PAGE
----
In Saturday’s win over the Washington Nationals, Chicago Cubs skipper Joe Maddon put closer Hector Rondon on a short leash, pulling him in the ninth after one batter, raising further questions about the ninth-inning moving forward.
Set-up man Pedro Strop got the ball and wildly finished things off, leading us all back to the seemingly inescapable question haunting the Cubs: how is this team supposed to win with a lackluster bullpen.
Moving forward, Chicago has multiple in-house options, including Strop and Jason Motte. As for Rondon, who talked to the Chicago Tribune following the win, the move was surprising, but didn’t prompt any outrage.
"“I (was) a little surprised, but it’s OK,” Rondon said of Maddon’s quick hook. “If he wants to put me in whatever situation, I’ll take it. It’s not a big deal for me.”"
Last season, Rondon was dominant in the season’s second-half, racking up 18 of his 29 saves in the process, pitching to a 0.62 ERA. His control was spot-on, evidenced by his 12.00 SO/BB ratio – which was vastly-improved from his first-half marks.
This year, his control has been an issue, to say the least. He blew four saves all of last season and already has three to his credit this year, which is tied for the worst mark in all of Major League Baseball.
Essentially, he’s missing fewer bats, allowing more home runs and walking more batters. Which, for a big league closer, presents more than a handful of problems.
So, where do we go from here?
Strop is an attractive option to most fans, given he has devastating stuff that was on full display last season, when he averaged over 10 punch-outs per nine innings pitched. On Saturday, the right-handed set-up man picked up his second save of the season – in a game the Cubs needed to even the series with the Nats.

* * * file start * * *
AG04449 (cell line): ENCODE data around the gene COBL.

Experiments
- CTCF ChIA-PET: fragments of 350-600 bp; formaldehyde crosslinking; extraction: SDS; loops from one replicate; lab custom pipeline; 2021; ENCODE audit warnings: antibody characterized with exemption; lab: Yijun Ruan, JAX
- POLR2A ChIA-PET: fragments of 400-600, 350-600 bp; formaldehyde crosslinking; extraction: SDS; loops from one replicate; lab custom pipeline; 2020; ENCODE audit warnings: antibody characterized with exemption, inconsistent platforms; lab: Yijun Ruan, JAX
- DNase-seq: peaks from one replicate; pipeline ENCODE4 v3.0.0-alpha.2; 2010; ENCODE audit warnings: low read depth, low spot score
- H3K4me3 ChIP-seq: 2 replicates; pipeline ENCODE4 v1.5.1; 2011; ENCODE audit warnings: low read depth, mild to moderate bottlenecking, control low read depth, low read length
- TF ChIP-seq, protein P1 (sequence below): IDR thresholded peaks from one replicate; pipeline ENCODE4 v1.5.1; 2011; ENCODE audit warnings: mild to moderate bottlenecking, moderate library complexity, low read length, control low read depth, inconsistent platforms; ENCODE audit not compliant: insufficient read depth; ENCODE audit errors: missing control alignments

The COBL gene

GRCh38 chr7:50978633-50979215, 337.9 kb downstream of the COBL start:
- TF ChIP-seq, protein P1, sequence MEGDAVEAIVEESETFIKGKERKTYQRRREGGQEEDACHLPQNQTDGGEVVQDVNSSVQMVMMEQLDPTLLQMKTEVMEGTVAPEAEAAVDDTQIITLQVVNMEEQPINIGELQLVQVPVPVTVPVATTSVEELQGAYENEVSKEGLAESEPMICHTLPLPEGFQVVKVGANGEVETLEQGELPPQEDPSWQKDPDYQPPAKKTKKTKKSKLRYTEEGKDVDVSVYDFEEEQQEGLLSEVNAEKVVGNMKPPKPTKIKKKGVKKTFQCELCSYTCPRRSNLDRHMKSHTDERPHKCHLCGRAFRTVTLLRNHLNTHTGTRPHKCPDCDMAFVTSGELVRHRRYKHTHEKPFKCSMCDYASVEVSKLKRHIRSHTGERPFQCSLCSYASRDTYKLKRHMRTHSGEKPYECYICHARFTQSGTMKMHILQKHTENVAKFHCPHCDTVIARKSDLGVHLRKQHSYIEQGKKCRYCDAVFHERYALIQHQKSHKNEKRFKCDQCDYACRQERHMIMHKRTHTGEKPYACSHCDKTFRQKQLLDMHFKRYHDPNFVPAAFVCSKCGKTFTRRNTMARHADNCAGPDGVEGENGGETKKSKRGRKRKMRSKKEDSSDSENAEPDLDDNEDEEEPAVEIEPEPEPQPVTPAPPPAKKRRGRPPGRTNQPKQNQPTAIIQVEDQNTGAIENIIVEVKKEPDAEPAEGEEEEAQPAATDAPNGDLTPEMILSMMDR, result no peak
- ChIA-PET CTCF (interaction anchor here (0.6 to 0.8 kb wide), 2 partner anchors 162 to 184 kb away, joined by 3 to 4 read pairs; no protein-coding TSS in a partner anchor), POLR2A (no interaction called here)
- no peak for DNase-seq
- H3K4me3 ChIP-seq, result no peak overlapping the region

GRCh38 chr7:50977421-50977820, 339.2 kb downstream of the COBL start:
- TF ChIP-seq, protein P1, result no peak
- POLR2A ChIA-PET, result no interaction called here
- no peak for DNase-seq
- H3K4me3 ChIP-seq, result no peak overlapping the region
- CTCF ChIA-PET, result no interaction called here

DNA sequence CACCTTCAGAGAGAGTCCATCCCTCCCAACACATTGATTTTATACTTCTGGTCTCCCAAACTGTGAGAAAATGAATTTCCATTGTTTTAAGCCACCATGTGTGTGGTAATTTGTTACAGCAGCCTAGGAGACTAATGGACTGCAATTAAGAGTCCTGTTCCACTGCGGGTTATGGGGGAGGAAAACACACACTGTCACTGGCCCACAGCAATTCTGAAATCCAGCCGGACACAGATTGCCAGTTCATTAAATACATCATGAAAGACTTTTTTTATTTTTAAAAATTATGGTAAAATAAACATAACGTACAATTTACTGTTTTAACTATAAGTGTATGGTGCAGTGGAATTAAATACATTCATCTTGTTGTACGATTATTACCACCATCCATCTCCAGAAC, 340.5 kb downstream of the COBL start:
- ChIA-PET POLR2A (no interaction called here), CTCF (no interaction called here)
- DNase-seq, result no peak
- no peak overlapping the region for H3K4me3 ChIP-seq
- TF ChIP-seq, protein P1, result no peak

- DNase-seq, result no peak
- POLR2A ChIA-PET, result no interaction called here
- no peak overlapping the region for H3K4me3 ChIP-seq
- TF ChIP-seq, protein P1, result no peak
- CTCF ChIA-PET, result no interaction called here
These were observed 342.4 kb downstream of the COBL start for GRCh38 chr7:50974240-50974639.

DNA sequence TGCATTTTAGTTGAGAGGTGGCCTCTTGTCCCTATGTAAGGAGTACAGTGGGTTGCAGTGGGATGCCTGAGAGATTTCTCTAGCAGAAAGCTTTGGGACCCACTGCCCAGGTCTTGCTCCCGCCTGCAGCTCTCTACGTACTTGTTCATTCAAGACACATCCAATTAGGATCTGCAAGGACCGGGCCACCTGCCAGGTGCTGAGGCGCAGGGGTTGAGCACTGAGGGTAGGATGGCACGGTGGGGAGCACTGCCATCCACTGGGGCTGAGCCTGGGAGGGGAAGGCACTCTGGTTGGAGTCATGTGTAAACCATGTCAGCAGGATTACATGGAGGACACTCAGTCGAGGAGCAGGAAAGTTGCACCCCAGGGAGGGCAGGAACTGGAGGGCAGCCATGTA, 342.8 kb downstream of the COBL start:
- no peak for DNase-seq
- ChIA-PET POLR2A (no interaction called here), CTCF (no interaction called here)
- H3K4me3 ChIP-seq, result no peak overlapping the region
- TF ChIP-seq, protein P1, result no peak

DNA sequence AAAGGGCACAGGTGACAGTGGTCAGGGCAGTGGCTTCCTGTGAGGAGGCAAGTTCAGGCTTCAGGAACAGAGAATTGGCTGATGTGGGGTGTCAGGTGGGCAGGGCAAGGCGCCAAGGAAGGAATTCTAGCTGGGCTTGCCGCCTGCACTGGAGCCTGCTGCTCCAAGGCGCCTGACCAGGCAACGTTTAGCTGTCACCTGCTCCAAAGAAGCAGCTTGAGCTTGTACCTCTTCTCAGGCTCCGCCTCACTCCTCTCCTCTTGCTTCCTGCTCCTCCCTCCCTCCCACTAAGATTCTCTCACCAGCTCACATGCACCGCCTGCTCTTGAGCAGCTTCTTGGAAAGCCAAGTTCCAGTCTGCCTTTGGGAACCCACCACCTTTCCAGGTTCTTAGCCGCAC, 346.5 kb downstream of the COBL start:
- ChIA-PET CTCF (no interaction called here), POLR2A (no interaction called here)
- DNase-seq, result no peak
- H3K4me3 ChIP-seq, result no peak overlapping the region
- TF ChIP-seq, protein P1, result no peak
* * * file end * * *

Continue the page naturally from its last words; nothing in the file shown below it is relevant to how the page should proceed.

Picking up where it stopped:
That choice isn’t a bad one, per se, but Strop’s pitching can be erratic, at times. From May 3 to May 6, his worst stretch to-date this season, the righty allowed six earned runs on six hits in just two innings of work spanning three appearances.
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In the aforementioned two innings, he walked a pair and struck out just one of the 15 batters he faced. The movement on his pitches is both a curse and a blessing for Strop, who will have competition this season for the closer’s job in the form of former St. Louis Cardinals reliever Jason Motte.
Motte, who just a few years ago racked up 42 saves for St. Louis, hasn’t allowed a run in an appearance since May 15. I broke down what Motte could offer the team before the season got underway.
Personally, I believe the offseason acquisition of the right-hander could be a make-or-break move for the team and its shot at a postseason berth. Here’s what I had to say a few months ago, giving due to the Cubs’ underrated pitching coach.
"The Cubs have several options waiting in the wings, as well as setup man Pedro Stropand right-hander Neil Ramirez, but Motte is the only one with real big league closing experience. Given the work pitching coach Chris Bosio has turned in with countless pitchers over the past few seasons, a change of scenery may pay huge dividends for Motte, who is heading into his age 33 season."
So with Rondon struggling, it’s time for us all to act like we can do Maddon’s job better than he himself can and make our selection for closer, a role that, so far, hasn’t changed hands.